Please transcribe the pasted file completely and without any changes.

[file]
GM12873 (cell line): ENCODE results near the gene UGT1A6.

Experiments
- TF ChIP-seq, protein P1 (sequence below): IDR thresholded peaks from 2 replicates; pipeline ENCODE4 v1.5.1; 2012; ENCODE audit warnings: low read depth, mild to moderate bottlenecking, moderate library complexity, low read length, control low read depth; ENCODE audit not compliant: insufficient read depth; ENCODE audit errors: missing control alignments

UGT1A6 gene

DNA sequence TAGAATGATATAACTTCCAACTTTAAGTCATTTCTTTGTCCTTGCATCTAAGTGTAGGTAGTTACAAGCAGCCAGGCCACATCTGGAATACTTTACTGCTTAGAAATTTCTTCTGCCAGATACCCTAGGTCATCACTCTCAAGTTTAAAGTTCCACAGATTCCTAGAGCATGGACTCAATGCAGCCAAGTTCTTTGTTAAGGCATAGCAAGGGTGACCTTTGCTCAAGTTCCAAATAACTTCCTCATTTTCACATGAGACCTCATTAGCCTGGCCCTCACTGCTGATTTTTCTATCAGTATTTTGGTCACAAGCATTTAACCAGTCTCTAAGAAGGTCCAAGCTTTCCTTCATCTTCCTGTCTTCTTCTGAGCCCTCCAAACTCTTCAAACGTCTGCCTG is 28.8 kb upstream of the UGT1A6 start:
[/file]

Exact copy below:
GM12873 (cell line): ENCODE results near the gene UGT1A6.

Experiments
- TF ChIP-seq, protein P1 (sequence below): IDR thresholded peaks from 2 replicates; pipeline ENCODE4 v1.5.1; 2012; ENCODE audit warnings: low read depth, mild to moderate bottlenecking, moderate library complexity, low read length, control low read depth; ENCODE audit not compliant: insufficient read depth; ENCODE audit errors: missing control alignments

UGT1A6 gene

DNA sequence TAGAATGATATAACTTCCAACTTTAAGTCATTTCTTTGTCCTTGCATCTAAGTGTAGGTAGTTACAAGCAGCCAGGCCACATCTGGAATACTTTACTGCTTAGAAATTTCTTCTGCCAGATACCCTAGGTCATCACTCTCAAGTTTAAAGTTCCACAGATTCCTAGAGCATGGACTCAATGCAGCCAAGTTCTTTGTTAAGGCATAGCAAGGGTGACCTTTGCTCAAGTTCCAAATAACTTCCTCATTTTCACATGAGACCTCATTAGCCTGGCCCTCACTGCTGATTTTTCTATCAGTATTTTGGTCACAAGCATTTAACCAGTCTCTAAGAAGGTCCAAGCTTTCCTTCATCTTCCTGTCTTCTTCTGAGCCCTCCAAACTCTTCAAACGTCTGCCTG is 28.8 kb upstream of the UGT1A6 start: